You Can’t Pixelate Your Friends

Have you ever zoomed your camcorder all the way in, have it pause slightly and then as you continued to push the zoom control watch the picture grow in the viewfinder? The picture grew, but the pixels remained the same. That’s a digital zoom, and it’s not really a zoom.

Let’s say you start with the lens in the widest angle (zoomed all the way out) and start to zoom in. This zoom is being done with the lens on the front of the camera. When the lens can zoom no more the electronics inside the camera expand the pixels that make up the digital picture. If you have ever manipulated an image on a computer using software like Photoshop you know you can expand the picture to view detail, but at some point the image turns into little boxes of color. So when you use a digital zoom you aren’t really gaining anything, just degrading the image that you already had.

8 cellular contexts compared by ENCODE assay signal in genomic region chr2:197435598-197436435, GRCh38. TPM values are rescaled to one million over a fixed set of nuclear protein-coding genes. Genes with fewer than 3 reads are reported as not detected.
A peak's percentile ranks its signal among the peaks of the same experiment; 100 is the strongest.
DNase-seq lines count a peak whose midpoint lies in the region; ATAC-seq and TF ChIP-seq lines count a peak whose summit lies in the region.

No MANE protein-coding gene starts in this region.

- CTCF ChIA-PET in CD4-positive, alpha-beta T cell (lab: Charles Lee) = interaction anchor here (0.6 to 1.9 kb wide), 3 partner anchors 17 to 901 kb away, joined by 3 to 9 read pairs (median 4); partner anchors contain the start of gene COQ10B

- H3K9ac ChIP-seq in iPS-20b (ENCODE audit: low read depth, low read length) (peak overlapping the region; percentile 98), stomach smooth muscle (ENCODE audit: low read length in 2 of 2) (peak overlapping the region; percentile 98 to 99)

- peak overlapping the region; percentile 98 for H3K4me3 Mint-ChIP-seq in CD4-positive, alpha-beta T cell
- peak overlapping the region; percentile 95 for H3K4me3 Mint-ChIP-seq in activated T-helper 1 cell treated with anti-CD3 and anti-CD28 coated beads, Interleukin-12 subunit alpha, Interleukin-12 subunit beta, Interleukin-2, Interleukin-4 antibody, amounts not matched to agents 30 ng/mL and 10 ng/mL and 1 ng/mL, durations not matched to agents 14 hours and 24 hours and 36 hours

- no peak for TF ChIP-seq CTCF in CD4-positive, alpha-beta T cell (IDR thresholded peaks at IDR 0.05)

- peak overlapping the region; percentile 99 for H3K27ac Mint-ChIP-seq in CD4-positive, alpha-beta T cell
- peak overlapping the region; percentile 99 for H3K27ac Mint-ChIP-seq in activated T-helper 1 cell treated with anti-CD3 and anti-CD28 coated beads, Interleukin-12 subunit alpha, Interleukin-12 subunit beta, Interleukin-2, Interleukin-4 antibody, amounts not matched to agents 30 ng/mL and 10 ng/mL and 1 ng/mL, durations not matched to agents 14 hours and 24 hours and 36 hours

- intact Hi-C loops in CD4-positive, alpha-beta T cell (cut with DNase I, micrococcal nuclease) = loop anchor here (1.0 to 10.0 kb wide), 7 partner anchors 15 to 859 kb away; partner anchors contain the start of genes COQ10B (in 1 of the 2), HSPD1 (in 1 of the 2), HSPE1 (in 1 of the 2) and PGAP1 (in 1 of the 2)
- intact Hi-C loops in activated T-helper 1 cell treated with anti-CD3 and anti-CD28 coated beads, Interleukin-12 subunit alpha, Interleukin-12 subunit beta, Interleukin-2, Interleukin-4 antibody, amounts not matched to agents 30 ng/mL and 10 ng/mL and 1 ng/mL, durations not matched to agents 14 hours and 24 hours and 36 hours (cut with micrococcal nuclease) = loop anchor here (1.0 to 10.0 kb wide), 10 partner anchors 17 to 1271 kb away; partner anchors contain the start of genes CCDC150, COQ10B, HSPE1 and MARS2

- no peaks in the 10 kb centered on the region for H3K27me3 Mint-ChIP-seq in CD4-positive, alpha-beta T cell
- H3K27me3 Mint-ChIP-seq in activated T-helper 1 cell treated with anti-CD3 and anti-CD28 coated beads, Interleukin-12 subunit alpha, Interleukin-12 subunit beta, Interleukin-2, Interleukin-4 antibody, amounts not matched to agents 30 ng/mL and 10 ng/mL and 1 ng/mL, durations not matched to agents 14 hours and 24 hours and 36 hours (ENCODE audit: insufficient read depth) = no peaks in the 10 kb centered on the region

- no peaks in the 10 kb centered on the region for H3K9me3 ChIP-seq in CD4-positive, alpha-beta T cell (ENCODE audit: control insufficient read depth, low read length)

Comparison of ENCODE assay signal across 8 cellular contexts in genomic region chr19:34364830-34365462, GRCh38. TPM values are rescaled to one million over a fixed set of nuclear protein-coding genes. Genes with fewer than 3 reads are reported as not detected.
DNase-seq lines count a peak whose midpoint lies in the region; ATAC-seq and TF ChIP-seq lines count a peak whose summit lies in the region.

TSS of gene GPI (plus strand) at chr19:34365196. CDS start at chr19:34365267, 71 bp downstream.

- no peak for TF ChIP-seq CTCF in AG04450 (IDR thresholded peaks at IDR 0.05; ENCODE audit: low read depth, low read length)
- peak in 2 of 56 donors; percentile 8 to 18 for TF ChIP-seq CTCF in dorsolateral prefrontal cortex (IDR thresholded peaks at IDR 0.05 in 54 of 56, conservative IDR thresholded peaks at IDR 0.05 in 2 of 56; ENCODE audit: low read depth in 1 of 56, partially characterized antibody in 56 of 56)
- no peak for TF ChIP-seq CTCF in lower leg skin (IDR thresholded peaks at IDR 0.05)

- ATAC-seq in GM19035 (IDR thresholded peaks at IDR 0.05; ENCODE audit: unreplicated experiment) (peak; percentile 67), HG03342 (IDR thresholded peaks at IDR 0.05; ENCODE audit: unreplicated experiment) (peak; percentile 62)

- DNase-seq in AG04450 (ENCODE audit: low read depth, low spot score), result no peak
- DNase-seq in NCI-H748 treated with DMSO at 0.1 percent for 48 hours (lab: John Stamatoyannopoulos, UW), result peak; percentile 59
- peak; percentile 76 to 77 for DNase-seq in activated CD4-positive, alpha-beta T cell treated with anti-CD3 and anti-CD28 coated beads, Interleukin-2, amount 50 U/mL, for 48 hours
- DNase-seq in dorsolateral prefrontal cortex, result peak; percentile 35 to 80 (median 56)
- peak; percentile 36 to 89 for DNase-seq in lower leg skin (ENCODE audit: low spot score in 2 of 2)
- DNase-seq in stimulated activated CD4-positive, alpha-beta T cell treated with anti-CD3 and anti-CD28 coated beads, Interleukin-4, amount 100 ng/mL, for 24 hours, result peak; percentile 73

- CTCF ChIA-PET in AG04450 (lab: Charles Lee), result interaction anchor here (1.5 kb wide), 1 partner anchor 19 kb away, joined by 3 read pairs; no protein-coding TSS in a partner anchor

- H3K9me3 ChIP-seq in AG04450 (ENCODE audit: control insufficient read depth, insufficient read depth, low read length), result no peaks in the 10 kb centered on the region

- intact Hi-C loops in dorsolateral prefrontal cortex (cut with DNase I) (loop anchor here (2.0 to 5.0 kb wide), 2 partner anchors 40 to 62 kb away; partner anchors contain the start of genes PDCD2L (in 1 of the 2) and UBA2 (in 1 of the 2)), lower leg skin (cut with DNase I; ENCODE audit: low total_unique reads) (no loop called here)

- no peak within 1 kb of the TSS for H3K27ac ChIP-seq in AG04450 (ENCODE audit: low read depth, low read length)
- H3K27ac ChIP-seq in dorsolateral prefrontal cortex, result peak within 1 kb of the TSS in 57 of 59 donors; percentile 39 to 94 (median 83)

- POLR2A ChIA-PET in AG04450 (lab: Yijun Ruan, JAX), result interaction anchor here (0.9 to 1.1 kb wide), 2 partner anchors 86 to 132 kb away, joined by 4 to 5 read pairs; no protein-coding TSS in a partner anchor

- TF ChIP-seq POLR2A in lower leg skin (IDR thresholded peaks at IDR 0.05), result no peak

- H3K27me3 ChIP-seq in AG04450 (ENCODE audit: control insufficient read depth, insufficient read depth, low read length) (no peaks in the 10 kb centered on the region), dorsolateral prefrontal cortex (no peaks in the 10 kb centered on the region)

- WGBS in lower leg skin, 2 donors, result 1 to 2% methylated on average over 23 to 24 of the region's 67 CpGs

Go and Sin No More

We’ve looked at ten common mistakes that can be made by an unsuspecting camera operator. Learn them, avoid them and your video footage will improve, guaranteed. And you will also be qualified to look at the video shot by others, shake your head sadly and murmur, “What were they thinking?” Just like the pros.

Leave a Reply

Your email address will not be published. Required fields are marked *

Skip to toolbar